>>>*<<<

The next few days went by just the same. We would leave early in the morning, struggle with the kids in the carriage, take breastfeeding breaks, and spend the night at an inn. I noticed we never stopped before reaching one particular inn every day, the owners greeting baroness Krishna with sincere smiles and familiarity; even though she hadn’t visited her parents that often since she got married, her route was always the same, as far as I could tell.

Being back in her home lands was doing wonders to the baroness. Her sight was firm and her head held high with confidence. I hoped once the old lord Whiteclay retired and moved with his wife to their summer house, this attitude of hers would prevail.

Little lord Henry was glued to the window and pointed to the plants and animals he didn’t recognize from my lap. Somehow, he’d convinced two grown up woman to untie him as long as he remained seated on one of us.

“You’ve been a lifesaver, Enid, I don’t know what I’ll do without you the rest of the trip” Lady Krishna said, one hand holding tightly the baby and the other waving a teddy bear around to keep him entertained.

“What do you mean, Krishna?” A slight frown crossed my face, confused at her statement. During our little trip we became very familiar with each other and were now on first name basis.

“It’s our sixth day traveling, Enid.” She laughed, pointing out the window. “Don’t tell me you forgot. I thought you were just being polite about our delay.”

Then it hit me. I completely forgot about the town. I was enjoying so much my time with the children and with Krishna, that I stopped counting the days; and now, all the expectations and pent-up anxiety came rushing as a furious wave.

A concerned look crossed Krishna’s face and she extended her arm to gently squeeze my hand. “You can come to my parent’s house if you want to. I’d love to have you there.” Her voice soft and sincere. I refused, shaking my head slowly and breathed deeply before answering.

“I’m just so nervous… I kind of pushed it back.” Right then, the carriage came to a halt and the voice of the driver announced we were “here”. I laughed shakily and gave her an amused look. “I guess it was good you gave me a heads up or I’d have freaked out right now”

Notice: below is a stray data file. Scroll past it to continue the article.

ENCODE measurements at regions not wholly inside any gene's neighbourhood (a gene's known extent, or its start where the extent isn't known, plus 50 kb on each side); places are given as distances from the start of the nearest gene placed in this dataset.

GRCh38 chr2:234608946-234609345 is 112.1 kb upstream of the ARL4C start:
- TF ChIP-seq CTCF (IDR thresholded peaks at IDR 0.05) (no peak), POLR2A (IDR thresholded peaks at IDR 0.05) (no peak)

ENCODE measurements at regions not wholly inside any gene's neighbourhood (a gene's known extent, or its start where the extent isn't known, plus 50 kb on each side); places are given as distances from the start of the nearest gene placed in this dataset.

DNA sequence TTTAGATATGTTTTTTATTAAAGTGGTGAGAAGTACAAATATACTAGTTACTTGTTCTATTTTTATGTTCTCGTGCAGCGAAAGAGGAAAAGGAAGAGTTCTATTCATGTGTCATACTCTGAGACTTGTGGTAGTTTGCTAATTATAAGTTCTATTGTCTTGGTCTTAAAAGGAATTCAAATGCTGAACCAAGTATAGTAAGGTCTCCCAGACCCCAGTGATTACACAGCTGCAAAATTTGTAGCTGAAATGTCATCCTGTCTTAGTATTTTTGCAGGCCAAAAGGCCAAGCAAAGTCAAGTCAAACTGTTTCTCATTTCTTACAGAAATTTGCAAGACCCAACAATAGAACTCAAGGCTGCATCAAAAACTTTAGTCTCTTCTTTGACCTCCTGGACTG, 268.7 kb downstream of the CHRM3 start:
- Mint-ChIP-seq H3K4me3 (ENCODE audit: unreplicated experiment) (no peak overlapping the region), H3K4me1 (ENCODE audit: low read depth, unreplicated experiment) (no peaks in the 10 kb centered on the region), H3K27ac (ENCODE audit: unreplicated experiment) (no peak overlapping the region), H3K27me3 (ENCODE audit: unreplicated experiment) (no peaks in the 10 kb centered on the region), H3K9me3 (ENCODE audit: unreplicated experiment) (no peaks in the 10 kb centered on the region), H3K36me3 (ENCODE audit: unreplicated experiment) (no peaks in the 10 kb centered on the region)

I put little Henry down and tied him tightly to the couch, his big eyes filled with curiosity at my actions for we would step down the carriage while his mom fed the baby. “I have to do some things now, Henry.” My tone serious but a friendly smile on my face, catching the infant’s attention. “You have to take care of your mom and little brother until your dad arrives. You promise?”

He hesitantly glanced at Krishna before returning his gaze to me and gifted my eyes with a toothy grin. “Yes, miss Enid. I’ll protect them.” I hugged him and stepped down the carriage to grab my suitcase. We were in the middle of nowhere at a road intersection; instead of names, the wooden signs had the crest of what I assumed where the nearest towns. My heart beat fast when I recognized the tree and the setting sun that plagued my dreams.

A knight dismounted and helped me tie my luggage to his horse; I was about to protest when Krishna’s voice interrupted me.

“I’m sorry we can’t take you closer, but we are behind schedule as it is and I can’t risk it with my boys” concern written all over her face. I approached her and hugged her tightly, careful not to squash the baby between us.

“You’ve done so much for me already. I don’t know if I’d ever repay you” she gave me a teary smile and handed me a piece of paper.

“My parent’s address. We’ll be there a couple months, write me if you can, or go there if you don’t find what you are looking for.” She hugged me once more and then the knight said the horse was ready. I mounted it and waved her goodbye before heading in the direction of the mysterious town of my visions.